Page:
And I think that’s something that’s stuck with me about how Marlo Thomas works. It’s not simply about pursuing other interests, it’s about pursuing them with purpose; with the idea that you’re going to make something of it. When we spoke, she dropped a line about why she wanted to get into acting — but in retrospect, it really could apply to everything else in her life as well: “People ask me: ‘If you weren’t an actress, what would you have been?’ and I say, ‘I would’ve been a pain in the ass!’ Because that’s all I ever really wanted to do.”

Marlo Thomas’ performance work via Wikipedia:

Year Film Role Notes
1970 Jenny Jenny Nominated – Golden Globe Award for New Star of the Year – Actress
1977 Thieves Sally Cramer
1990 In the Spirit Reva Prosky
1993 Falling Down KTLA Reporter
1997 The Real Blonde Blair
1998 Starstruck Linda Phaeffle
1999 Deuce Bigalow: Male Gigolo Margaret Uncredited cameo
2000 Playing Mona Lisa Shelia Goldstein
2012 LOL Gran
2017 The Female Brain Lynne
2018 Ocean’s 8 Rene

 

Television

Year Film Role Notes
1960 The Many Loves of Dobie Gillis Frank’s Girlfriend Episode: “The Hunger Strike”
1960 77 Sunset Strip Amina Episode: “The Fanatics”
1961 Zane Grey Theater Laurie Dubro Episode: “Honor Bright”
1961 Thriller Susan Baker Episode: “The Ordeal of Dr. Cordell”
1961–1962 The Joey Bishop Show Stella 10 episodes
1962 Insight Jeanne Brown Episode: “The Sophomore”
1964 Arrest and Trial Angela Tucci Episode: “Tigers Are for Jungles”
1964 Bonanza Tai Lee Episode: “A Pink Cloud Comes from Old Cathay”
1964 My Favorite Martian Paula Clayfield Episode: “Miss Jekyll and Hyde”
1964 Wendy and Me Carol Episode: “Wendy’s Anniversary for –?”
1964 McHale’s Navy Cynthia Prentice Episode: “The Missing Link”
1965 What’s My Line? Herself Panelist
1965 The Donna Reed Show Louise Bissell Episode: “Guests, Guests, Who Needs Guests?”
1965 Two’s Company Caroline Sommers Unsold pilot
1965 Ben Casey Claire Schaeffer Episode: “Three Li’l Lambs”
1966–1971 That Girl Ann Marie 137 episodes
Golden Globe Award for Best Actress on Television (1967)
TV Land Award for Favorite Fashion Plate – Female (2004)
Nominated – Primetime Emmy Award for Outstanding Lead Actress in a Comedy Series (1967-1971)
Nominated – TV Land Award for Hippest Fashion Plate – Female (2003)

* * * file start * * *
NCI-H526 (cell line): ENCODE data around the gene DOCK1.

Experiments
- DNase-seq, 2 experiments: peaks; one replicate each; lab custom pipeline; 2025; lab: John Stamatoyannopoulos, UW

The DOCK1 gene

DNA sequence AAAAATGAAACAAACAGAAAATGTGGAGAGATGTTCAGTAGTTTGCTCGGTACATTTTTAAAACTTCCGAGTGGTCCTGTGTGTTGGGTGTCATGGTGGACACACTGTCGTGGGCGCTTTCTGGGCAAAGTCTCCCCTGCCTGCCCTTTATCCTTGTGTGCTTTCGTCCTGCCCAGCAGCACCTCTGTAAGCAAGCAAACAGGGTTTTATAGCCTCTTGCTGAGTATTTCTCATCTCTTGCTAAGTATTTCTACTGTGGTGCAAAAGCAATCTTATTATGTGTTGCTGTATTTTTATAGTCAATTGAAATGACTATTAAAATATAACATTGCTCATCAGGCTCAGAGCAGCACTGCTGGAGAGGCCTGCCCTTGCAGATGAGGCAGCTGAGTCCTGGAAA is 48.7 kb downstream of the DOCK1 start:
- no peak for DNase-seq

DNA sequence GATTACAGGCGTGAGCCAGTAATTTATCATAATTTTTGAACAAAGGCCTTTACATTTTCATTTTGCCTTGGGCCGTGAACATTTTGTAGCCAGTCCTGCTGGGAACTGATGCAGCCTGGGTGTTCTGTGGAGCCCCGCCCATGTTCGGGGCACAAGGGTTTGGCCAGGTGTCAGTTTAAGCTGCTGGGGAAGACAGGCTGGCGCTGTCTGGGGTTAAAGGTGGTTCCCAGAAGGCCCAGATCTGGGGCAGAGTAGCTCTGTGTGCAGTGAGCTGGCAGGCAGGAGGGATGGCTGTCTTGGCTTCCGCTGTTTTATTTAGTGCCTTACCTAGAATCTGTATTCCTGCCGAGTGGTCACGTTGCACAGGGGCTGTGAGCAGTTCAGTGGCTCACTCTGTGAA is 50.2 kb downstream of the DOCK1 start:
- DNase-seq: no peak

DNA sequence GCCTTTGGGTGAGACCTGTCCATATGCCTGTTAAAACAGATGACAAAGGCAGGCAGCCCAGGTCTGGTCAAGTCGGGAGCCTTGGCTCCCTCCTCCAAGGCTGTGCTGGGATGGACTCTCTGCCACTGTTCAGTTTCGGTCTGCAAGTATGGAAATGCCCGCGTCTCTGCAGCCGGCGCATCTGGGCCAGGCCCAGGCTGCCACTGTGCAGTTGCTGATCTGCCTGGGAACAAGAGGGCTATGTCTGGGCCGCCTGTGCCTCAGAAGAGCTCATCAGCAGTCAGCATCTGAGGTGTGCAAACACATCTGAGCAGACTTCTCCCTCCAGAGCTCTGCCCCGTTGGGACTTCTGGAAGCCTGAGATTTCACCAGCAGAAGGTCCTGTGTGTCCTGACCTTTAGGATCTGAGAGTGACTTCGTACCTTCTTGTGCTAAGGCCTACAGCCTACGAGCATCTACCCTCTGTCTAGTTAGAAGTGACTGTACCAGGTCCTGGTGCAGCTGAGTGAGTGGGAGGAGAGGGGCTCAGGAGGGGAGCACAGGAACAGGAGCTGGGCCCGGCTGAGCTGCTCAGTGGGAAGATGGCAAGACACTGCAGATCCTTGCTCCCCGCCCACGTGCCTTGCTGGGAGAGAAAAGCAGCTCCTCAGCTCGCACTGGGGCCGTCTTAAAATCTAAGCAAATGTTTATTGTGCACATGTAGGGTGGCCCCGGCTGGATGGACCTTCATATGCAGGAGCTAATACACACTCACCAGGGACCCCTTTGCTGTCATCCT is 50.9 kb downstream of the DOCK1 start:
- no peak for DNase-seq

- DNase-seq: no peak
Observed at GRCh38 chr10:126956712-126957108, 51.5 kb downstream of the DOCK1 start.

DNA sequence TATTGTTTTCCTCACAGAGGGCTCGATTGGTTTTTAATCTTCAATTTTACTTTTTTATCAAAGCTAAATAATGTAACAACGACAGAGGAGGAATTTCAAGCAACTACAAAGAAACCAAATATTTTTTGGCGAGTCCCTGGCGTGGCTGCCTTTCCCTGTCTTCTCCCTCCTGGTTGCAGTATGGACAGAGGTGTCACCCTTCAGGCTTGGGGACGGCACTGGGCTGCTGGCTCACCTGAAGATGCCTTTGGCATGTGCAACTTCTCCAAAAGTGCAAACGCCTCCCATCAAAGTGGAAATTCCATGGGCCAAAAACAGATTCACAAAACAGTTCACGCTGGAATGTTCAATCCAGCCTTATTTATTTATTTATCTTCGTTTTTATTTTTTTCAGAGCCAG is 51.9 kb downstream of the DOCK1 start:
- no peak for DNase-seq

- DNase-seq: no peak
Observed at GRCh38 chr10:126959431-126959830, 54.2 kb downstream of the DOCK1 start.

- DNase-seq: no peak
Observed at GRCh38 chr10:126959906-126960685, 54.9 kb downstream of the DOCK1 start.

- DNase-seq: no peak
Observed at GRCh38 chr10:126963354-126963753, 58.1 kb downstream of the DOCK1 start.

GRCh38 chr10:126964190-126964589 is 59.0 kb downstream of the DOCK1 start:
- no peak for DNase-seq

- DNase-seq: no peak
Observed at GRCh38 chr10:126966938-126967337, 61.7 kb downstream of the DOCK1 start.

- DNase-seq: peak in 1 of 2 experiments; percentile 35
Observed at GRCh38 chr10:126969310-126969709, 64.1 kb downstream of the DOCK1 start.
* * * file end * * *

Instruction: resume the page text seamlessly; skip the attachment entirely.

1967 Cricket on the Hearth Bertha (voice) TV movie
1973 The ABC Saturday Superstar Movie Anne Marie (voice) Episode: “That Girl in Wonderland”
1973 Acts of Love and Other Comedies Various TV movie
1976 The Practice Judy Sinclair Episode: “Judy Sinclair”
1977 It Happened One Christmas Mary Bailey Hatch TV movie; also produced
1984 The Lost Honor of Kathryn Beck Kathryn Beck TV movie; also produced
1985 Consenting Adult Tess Lynd TV movie
Nominated – Golden Globe Award for Best Actress – Miniseries or Television Film
1986 Nobody’s Child Marie Balter TV movie
Primetime Emmy Award for Outstanding Lead Actress in a Miniseries or a Movie
Nominated – Golden Globe Award for Best Actress – Miniseries or Television Film
1991 Held Hostage: The Sis and Jerry Levin Story Lucille ‘Sis’ Levin TV movie; also produced
1994 Ultimate Betrayal Adult Sharon Rodgers TV movie
1994 Reunion Jessie Yates TV movie; also produced
1996 Roseanne Tina Beige Episode: “Satan, Darling”
1996, 2002 Friends Sandra Green Episode: “The One with the Lesbian Wedding
Episode: “The One with the Two Parties”
Episode: “The One with the Baby Shower”
Nominated – Primetime Emmy Award for Outstanding Guest Actress in a Comedy Series (1996)
1999 Frasier Sophie (voice) 3 episodes
2000 Ally McBeal Lynnie Bishop Episode: “Tis the Season”
Episode: “Love on Holiday”
2002 Two Against Time Julie Portman TV movie
2004 Deceit Ellen McCarthy TV movie; also produced
2004 Law & Order: Special Victims Unit Judge Mary Clark 4 episodes
2007 Ugly Betty Sandra Winthrop Episode: “Something Wicked This Way Comes”
2012 The New Normal Nancy Niles Episode: “Baby Proofing”
2015 Ballers Episode: “Ends”
2017 Wet Hot American Summer: Ten Years Later Vivian
Andreas Tzortzis
Andreas Tzortzis
He has worked as a journalist for the New York Times, International Herald Tribune, Newsweek and Monocle Magazine from Berlin and London before leading Red Bull’s mainstream-facing content platform, The Red Bulletin, from Los Angeles. He recently returned to his hometown of San Francisco with his small family. dre@agei.st